- Credibility is not such an issue in this particular case, nevertheless I direct myself as in Devries v Australian National Railways Commission, (1993) 177 CLR 472;479 Brennan, Gaudron & McHugh JJ said: “More than once in recent years, this court has pointed out that a finding of fact by trial Judge, based on the credibility of a witness, is not to be set aside because an appellant court thinks that the probabilities of the case are against – even strongly against – that finding of fact. If the trial Judge’s finding depends to any substantial degree on the credibility of the witness, the finding must stand unless it can be shown that the trial Judge “has failed to use or has palpably misused his advantage” or has acted on evidence which was “inconsistent with facts incontrovertibly established by the evidence” or which was “glaringly improbable””.
Similarly, in Fox v Percy, (2003) 214 CLR 118, - Gleeson CJ, Gummow J and Kirby J referred with approval to earlier cases, as to the correct approach of an appellate court where findings of fact based on credibility are challenged, this way:
“ … the mere fact that a trial judge necessarily reached a conclusion favouring the witnesses of one party over those of another does not, and cannot, prevent the performance by a court of appeal of the functions imposed on it by statute. In particular cases incontrovertible facts or uncontested testimony will demonstrate that the trial judge's conclusions are erroneous, even when they appear to be, or are stated to be, based on credibility findings.”
“ … In some, quite rare, cases, although the facts fall short of being “incontrovertible”, an appellate conclusion may be reached that the decision at trial is “glaringly improbable” or “contrary to compelling inferences” in the case. In such circumstances, the appellate court is not relieved of its statutory functions by the fact that the trial judge has, expressly or implicitly, reached a conclusion influenced by an opinion concerning the credibility of witnesses. In such a case, making all due allowances for the advantages available to the trial judge, the appellate court must “not shrink from giving effect to” its own conclusion.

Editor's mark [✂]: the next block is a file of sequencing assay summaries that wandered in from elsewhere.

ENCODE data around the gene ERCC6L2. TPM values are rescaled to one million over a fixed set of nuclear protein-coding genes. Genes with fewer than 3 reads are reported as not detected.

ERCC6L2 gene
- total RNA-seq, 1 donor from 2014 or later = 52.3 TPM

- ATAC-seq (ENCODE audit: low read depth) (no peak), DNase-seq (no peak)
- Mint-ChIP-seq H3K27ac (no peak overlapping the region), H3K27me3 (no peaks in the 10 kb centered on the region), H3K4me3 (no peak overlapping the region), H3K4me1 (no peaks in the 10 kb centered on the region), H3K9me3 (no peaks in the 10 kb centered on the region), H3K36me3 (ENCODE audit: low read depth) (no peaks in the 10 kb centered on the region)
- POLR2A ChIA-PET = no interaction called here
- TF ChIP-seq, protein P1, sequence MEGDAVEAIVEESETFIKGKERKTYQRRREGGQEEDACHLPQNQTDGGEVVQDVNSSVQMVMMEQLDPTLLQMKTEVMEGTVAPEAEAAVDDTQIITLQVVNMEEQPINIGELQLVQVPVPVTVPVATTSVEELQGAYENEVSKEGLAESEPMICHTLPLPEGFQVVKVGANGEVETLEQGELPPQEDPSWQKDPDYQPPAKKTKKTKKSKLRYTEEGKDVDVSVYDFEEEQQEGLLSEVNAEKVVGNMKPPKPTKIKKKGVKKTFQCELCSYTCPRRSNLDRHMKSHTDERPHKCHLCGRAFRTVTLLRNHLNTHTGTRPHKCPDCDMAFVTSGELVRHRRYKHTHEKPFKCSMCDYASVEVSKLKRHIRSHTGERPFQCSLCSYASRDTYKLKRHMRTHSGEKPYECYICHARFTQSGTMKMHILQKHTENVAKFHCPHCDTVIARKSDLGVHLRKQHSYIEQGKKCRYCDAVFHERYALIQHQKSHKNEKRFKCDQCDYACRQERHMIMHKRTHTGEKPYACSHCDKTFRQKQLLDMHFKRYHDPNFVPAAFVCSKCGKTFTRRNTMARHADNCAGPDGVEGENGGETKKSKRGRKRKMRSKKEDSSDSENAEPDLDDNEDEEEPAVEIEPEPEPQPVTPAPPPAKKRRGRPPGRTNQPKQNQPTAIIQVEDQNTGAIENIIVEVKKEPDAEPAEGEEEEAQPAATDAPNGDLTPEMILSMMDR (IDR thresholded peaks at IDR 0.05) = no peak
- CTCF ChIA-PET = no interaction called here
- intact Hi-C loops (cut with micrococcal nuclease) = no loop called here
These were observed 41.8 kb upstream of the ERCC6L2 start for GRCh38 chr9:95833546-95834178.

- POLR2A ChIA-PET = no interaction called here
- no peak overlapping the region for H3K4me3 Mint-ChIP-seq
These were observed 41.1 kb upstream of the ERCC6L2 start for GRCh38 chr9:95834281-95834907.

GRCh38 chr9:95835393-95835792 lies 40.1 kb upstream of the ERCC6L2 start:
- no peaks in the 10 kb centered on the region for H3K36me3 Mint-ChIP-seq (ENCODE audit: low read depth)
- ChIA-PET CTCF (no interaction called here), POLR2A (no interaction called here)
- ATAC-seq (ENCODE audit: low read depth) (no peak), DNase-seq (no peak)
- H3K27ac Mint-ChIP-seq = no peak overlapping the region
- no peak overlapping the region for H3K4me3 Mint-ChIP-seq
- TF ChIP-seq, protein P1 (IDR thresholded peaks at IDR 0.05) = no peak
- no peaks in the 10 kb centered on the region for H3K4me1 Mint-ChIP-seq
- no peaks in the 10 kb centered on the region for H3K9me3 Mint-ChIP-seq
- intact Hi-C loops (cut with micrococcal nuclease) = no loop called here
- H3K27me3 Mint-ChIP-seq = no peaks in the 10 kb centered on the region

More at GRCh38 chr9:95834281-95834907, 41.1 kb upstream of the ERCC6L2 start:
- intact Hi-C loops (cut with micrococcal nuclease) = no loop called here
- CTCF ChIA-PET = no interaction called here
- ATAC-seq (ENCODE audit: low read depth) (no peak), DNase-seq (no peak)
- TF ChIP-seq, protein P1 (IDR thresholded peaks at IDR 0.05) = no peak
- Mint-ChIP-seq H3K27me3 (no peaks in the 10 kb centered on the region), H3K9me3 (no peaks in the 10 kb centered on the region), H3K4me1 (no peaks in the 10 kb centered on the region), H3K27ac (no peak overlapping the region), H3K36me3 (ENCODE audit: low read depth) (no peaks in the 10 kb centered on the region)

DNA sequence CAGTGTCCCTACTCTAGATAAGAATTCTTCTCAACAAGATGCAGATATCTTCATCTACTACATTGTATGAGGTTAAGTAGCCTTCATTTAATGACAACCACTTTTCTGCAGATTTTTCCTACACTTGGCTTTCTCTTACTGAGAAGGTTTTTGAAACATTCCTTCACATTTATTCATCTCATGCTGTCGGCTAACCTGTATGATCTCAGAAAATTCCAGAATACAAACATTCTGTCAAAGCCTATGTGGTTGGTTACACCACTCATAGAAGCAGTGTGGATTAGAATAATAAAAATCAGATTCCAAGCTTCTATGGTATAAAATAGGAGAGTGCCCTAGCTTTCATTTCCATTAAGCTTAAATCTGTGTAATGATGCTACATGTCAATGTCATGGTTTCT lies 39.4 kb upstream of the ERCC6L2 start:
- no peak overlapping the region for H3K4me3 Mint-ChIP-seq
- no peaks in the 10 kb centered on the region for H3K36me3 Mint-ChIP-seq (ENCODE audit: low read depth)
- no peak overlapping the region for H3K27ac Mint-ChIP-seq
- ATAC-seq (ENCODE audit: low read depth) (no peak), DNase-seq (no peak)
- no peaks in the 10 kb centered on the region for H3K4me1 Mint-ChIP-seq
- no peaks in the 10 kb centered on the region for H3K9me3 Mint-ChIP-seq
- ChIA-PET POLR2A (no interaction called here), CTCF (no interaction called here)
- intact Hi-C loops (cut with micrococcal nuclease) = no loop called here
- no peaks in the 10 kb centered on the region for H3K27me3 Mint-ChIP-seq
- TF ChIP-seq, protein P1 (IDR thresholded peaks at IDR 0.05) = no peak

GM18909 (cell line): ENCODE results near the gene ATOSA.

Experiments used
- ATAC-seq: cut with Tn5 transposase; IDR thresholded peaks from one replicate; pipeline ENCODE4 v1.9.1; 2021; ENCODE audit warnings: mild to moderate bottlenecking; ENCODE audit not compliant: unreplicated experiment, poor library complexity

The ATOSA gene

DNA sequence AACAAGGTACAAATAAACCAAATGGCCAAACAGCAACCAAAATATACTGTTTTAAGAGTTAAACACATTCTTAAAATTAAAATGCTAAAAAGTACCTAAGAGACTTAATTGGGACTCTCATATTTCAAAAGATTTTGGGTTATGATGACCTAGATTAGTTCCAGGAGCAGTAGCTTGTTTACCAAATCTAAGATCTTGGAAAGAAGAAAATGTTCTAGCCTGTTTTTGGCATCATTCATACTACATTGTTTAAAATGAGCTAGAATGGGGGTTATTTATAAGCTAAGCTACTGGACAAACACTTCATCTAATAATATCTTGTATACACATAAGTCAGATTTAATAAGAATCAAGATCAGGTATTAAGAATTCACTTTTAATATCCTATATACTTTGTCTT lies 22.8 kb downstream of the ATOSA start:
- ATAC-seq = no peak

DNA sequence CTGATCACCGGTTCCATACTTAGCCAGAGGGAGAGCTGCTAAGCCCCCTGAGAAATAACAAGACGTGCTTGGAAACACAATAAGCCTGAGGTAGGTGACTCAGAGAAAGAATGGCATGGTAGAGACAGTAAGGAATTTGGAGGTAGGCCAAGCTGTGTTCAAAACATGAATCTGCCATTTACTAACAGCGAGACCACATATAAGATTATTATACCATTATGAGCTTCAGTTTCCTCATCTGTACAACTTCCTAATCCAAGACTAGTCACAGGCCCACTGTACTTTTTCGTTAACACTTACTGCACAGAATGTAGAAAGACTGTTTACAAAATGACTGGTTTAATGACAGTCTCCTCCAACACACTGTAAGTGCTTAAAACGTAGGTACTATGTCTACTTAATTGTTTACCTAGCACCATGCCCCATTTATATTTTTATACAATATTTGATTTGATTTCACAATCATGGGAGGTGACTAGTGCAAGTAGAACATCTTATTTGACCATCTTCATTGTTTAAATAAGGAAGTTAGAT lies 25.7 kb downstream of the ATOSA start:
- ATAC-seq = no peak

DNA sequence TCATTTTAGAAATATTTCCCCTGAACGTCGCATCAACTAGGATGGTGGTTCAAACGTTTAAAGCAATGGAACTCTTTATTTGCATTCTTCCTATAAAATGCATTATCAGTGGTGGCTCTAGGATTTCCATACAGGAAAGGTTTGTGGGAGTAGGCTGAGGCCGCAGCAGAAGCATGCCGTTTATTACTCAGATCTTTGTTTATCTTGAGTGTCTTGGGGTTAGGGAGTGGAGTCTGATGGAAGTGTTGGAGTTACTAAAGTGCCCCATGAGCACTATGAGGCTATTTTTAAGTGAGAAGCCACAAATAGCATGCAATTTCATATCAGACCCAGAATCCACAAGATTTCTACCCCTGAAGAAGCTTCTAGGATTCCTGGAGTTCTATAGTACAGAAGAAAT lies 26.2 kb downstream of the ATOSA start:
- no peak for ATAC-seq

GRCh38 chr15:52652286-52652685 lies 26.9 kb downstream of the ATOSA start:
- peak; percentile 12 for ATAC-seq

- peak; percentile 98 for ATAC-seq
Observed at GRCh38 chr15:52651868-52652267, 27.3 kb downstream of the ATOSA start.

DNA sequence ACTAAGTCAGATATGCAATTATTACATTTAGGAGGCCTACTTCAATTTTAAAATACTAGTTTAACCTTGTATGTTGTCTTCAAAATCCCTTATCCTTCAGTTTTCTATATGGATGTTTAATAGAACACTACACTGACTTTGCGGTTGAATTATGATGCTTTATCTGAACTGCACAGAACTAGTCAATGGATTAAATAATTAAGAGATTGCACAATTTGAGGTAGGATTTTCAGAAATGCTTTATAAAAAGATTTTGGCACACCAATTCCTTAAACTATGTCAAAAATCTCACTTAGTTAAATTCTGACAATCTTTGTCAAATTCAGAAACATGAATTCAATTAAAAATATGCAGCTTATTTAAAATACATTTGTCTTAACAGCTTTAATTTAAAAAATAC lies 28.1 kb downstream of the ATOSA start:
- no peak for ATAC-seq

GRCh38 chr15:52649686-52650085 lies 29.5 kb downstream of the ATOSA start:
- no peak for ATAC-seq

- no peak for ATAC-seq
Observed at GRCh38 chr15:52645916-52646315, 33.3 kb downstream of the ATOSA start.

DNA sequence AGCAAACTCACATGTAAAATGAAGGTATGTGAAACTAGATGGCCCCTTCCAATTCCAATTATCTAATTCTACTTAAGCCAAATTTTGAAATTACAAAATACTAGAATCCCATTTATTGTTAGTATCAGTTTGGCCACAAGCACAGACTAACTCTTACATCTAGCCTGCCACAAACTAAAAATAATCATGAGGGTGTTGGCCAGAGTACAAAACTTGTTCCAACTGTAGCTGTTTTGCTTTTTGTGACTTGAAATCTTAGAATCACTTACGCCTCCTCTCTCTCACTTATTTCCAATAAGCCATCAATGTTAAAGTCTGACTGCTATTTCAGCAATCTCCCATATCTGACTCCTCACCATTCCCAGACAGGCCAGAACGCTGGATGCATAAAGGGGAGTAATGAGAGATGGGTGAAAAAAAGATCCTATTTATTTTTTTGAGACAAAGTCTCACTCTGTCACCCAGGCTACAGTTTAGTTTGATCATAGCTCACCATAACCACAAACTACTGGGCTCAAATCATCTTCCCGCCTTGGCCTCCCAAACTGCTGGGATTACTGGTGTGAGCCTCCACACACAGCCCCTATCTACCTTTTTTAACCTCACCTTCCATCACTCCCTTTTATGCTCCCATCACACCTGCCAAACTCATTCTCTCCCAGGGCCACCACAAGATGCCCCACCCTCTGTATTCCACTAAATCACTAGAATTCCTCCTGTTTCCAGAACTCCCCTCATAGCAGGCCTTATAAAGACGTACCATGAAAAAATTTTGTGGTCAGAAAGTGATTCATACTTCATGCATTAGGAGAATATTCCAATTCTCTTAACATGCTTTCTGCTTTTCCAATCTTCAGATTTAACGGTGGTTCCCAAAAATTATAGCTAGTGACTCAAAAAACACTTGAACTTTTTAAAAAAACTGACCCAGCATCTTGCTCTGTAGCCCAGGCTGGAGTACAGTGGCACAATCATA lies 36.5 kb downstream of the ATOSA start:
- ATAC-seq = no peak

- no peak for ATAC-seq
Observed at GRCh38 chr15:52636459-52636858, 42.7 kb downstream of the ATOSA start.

It is true, … that for a very long time judges in appellate courts have given as a reason for appellate deference to the decision of a trial judge, the assessment of the appearance of witnesses as they give their testimony that is possible at trial and normally impossible in an appellate court. However, it is equally true that, for almost as long, other judges have cautioned against the dangers of too readily drawing conclusions about truthfulness and reliability solely or mainly from the appearance of witnesses.”
- In this case there has been limited challenge of any of the witnesses by cross examination. However I did observe them and have made assessments as to the reliability of their evidence based on their performance in the witness box, the logic of the evidence and the evidence of other witnesses.
- There are a number of inconsistencies which are evident in the evidence of the witnesses, the most relevant of which would be between the versions of Mr Anderson and the defendant, where the defendant says Mr Anderson was present when he lifted the bonnet of the ambulance when stopped at the intersection of Springfield Road and Kennedy Highway. The evidence of Mr Anderson and Mrs Dunstone is also at odds when it comes to the speed of the ambulance at the time of the crash with the quad bike.
- As pointed out by Mr Feeney in his submissions there is also an inconsistency between the evidence of the defendant, Mr Andrews, Mr Hutchinson and Mr Major. The defendant was driving the ambulance, he experienced the event first hand. He said there was a failure of the brakes with some subsequent recovery. Mr Andrews who did not drive the vehicle and saw it for the first time on the 25th September said the pedal went straight to the floor. Mr Hutchinson said brake failure would exclude any recovery. In his email exhibit 24 he said; “When Merc brakes actually fail they stay failed.” He inspected the vehicle in Cairns a few days after the event. He did not drive it. Mr Major inspected the vehicle on the 30th October, a week after the event. He said the brakes were working in two out of the four wheels. I don’t believe he drove the vehicle either.
- Whilst the evidence contains discrepancies where these inconsistencies exist, it is not that I have disregarded the whole of that witness’s evidence, rather I have disregarded that part which I think is better supported by other evidence, and where the evidence is unsupported opinion.
- Although I make no adverse finding against any of the witnesses’ honesty Mr Anderson was the least impressive of the witnesses. He was unsure of some of his evidence. He said his memory had faded. Where there is conflict between the evidence of Mr Anderson and the defendant I prefer the evidence of the defendant, bearing in mind of course the defendant did not give evidence but participated in two records of interview.